The Court pointed towards Prakash Corporates v. Dee Vee Projects Ltd., (2022) 5 SCC 112 which also noticed the fact that order dated 8-03-2021 and subsequent orders by three-Judge Bench were not and could not have been available for the Bench deciding Sagufa Ahmed case which was decided on 18-09-2020. In the said judgment, the 30 days’ period for filing written statements expired on 05-02-2021 and the 120-day outer limit expired on 06-05-2021, written statements notarized on 07-07-2021 were directed to be taken on record.

The Court threw light on Section 16 of the Commercial Courts Act which came into force on 23-10-2015 and led to amendment of certain provisions of the Code of Civil Procedure, 1908 (‘CPC’) regarding application to commercial disputes, and the Schedule amended Order 5 Rule 1(1), Order 8 Rule 1 and Order 8 Rule 10 of CPC regarding their applicability to commercial disputes. It thereby concluded that the outer limit for condonation of delay by the Court or Tribunal was 120 days from the date of summons.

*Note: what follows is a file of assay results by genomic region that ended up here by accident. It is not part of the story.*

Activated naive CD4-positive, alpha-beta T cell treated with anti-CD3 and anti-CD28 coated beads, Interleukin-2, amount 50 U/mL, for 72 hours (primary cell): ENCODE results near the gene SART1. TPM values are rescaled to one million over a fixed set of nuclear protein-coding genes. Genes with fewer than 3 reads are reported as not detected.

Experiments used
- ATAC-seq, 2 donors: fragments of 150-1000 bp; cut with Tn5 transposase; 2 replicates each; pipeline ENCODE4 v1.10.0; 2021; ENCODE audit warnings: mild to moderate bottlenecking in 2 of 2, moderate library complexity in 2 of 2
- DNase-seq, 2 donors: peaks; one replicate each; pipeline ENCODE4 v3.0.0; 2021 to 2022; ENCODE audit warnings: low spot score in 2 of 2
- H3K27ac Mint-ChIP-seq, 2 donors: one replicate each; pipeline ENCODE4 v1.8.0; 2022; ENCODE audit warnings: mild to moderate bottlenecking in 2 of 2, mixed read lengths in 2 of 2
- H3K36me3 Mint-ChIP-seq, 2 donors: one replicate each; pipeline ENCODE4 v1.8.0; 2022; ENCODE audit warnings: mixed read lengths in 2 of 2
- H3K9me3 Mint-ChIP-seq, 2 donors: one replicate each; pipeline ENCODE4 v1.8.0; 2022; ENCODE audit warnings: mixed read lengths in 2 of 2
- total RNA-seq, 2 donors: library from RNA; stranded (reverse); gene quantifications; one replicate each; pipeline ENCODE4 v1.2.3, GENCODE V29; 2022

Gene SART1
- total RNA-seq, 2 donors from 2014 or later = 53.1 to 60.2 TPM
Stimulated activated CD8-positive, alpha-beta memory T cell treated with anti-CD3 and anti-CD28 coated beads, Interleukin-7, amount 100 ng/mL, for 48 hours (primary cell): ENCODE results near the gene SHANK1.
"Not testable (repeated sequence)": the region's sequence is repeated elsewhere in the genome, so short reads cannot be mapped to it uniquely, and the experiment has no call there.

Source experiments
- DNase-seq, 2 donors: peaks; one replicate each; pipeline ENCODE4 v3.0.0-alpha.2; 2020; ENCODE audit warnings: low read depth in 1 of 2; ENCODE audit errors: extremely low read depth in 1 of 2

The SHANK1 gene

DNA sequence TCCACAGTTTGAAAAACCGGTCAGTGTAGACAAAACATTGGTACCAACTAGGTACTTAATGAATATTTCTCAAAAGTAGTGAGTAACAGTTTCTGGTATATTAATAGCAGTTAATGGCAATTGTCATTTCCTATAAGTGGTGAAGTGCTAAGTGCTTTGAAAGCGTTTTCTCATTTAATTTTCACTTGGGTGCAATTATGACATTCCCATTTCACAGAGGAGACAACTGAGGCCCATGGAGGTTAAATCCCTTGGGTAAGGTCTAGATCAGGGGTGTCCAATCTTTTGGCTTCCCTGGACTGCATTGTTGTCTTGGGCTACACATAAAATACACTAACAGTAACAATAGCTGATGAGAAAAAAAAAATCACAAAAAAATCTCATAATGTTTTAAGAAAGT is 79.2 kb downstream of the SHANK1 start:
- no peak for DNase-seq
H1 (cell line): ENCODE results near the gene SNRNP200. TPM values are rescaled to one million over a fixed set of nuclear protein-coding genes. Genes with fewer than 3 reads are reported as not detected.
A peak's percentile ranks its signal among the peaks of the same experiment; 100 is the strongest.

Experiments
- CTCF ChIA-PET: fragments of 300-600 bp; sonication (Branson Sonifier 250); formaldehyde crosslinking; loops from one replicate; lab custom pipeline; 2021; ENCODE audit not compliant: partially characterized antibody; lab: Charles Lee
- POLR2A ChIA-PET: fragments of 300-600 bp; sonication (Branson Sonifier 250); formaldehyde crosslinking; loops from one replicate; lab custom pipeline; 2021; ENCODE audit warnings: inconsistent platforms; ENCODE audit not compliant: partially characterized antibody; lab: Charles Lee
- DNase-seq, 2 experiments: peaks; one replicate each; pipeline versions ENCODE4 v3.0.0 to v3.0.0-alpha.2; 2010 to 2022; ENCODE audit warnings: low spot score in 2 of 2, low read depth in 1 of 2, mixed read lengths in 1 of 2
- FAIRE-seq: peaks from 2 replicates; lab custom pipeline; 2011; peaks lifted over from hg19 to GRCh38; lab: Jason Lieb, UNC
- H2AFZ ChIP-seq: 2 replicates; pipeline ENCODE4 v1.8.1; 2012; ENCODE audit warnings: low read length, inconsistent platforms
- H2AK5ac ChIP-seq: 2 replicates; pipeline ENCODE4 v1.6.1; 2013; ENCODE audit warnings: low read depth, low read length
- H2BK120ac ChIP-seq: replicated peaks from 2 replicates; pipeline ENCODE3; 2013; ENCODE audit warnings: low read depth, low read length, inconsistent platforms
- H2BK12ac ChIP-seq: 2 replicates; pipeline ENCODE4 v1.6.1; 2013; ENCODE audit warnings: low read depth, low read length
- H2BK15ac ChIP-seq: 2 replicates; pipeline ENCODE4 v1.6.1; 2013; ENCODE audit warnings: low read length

In the instant matter, summons were served on 7-02-2020, the 30 days’ period expired on 8-03-2020 and outer limit expired on 6-06-2020, application for taking on record the written statements and the extension of time was filed on 20-01-2021. The Court stated that excluding the stipulated time as per order dated 8-03-2021, the applications filed by the applicants on 19-01-2021 were well within time.

Therefore, the Court set aside the impugned judgment of the High Court extending benefit of Orders dated 8-03-2021, 27-04-2021 and 23-09-2021 in Cognizance for Extension of Limitation (supra) to the appellants. It further directed their written statements to be taken on record.

[Aditya Khaitan v. IL & FS Financial Services Ltd., 2023 SCC OnLine SC 1241, decided on 3-10-2023]

Judgment authored by: Justice K.V. Viswanathan

Know Thy Newly Appointed Supreme Court Judge: Justice K.V. Viswanathan

Advocates who appeared in this case :

For Petitioner: Senior Advocate Sanjoy Ghose, Advocate Jeevan Ballav Panda, Advocate Satish Padhi, Advocate Gaurav Sharma, Advocate Dhriti Mehta, Advocate Neetika Sharma, Advocate Rohan Mandal, Advocate on Record Rohan Batra; Advocate on Record Khaitan & Co.

For Respondent: Advocate on Record Sahil Tagotra, Advocate Rishad Medora, Advocate Abhivyakti Banerjee